R.S.S. is an acronym for Rich Site Summary, but the term generally used is Really Simple Syndication. That might be really simple to a geek, but for the rest of us, it sounds really complicated. In fact, what it does is quite straightforward. When you click on the RSS feed of a website or blog, you are signing up to that site so that you can receive all the new posts. The RSS feed symbol is an icon (like the one here): you just click on the image to download the RSS feed. You’ll have to find it first, though — it may be at the top, in the URL of the website, or at the bottom or the side, and it can be orange or blue. Once you’ve hunted down the icon, you need to know how to download the RSS feed. How do you want to receive the new posts this RSS feed will be sending? By email, or via a dedicated website for reading RSS feeds, called a Reader? A Reader site automatically downloads all new posts appearing on a blog whose RSS feed you have downloaded. (Are you still with me?) All you need to know is that a Reader lets you view all the recent posts on the blogs you follow, grouped together.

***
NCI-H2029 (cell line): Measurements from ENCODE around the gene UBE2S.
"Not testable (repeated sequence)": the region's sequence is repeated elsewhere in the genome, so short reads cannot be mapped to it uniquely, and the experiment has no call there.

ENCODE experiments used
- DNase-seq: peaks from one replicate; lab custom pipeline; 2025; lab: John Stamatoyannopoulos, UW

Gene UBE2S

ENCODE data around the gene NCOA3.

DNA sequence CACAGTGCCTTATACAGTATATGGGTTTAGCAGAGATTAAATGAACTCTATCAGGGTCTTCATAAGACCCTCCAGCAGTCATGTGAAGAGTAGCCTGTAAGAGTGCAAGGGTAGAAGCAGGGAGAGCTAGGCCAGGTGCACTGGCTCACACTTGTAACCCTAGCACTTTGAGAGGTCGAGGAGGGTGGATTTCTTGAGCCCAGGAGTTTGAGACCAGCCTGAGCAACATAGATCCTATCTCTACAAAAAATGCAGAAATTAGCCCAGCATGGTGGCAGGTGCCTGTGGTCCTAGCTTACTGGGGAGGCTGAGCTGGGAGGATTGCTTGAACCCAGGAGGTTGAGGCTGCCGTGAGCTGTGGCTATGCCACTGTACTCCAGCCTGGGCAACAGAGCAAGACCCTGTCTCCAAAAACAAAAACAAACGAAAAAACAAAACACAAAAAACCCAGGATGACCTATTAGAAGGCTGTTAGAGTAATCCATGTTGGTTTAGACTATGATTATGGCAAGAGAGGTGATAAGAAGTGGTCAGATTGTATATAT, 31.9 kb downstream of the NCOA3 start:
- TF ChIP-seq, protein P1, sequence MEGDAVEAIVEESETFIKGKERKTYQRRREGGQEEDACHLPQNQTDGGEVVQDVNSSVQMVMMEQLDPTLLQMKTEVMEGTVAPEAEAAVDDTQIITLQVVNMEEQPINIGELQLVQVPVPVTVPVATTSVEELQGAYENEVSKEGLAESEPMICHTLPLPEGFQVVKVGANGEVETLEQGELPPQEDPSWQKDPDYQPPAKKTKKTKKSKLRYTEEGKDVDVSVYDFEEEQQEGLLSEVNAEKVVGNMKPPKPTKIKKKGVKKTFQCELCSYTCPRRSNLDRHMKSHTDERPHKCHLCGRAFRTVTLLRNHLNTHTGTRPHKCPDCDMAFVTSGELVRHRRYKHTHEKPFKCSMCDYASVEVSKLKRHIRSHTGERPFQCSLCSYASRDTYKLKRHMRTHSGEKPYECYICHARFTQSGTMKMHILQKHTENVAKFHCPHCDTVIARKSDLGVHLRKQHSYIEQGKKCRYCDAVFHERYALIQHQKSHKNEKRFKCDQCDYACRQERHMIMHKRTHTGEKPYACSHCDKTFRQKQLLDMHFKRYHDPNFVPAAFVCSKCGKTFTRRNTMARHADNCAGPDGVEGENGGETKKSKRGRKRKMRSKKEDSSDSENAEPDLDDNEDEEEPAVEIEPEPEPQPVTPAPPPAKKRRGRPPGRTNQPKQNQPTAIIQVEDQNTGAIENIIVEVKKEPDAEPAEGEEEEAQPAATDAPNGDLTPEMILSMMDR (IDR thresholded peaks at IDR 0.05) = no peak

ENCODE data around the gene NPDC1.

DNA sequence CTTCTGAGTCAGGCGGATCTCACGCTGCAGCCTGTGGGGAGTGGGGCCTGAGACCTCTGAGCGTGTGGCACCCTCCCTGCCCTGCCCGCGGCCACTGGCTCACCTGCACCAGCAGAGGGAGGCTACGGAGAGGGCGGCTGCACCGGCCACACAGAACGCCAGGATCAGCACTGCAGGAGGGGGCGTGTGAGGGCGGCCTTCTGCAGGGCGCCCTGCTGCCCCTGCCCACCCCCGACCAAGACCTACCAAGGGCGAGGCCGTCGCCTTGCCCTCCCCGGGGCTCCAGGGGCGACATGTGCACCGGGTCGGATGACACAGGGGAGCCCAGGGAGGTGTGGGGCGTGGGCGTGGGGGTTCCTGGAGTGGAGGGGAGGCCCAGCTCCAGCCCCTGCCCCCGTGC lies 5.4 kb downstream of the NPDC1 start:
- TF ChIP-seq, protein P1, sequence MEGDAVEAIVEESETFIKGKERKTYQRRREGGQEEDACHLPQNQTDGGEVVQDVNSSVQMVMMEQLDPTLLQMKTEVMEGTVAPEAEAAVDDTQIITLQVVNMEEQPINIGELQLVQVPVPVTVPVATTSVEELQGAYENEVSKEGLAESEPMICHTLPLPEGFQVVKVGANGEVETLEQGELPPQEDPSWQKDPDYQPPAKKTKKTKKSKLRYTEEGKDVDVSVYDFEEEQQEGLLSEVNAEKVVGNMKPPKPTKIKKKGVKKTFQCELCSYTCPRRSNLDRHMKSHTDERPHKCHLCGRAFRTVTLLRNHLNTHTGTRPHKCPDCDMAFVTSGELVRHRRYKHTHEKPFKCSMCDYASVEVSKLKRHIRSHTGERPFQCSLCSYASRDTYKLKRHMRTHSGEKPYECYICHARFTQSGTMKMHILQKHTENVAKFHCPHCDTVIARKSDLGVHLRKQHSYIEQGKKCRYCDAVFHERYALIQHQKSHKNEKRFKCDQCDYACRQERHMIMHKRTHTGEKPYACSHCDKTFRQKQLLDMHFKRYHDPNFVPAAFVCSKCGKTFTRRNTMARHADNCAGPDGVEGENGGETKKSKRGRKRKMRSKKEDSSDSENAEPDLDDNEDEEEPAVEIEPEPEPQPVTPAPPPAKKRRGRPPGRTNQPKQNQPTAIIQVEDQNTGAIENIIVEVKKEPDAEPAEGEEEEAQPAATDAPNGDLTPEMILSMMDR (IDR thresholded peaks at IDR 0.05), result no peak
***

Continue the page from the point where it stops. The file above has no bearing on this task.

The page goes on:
Website publishers are increasingly making it easier by letting you sign up directly to their site or their RSS feed. They offer a number of options. You can download the feed direct to your inbox, just by giving your email address. Do this only for your favourite websites or blogs, as you’ll get the posts in real time. Others offer a list of Readers where you can view their RSS feeds (Google, Yahoo, Delicious, Netvibes, etc.). These can be adapted to cover the websites or blogs you want to follow on a regular basis. You might want to open your Reader twice a week, for instance, to catch up with recent posts on your favourite blogs.
There is another option — if you want constant updates from a particular website, you can sign up to its newsletter, provided there is one. This way, you’ll receive all the posts on it in a given period, which could be weekly or monthly.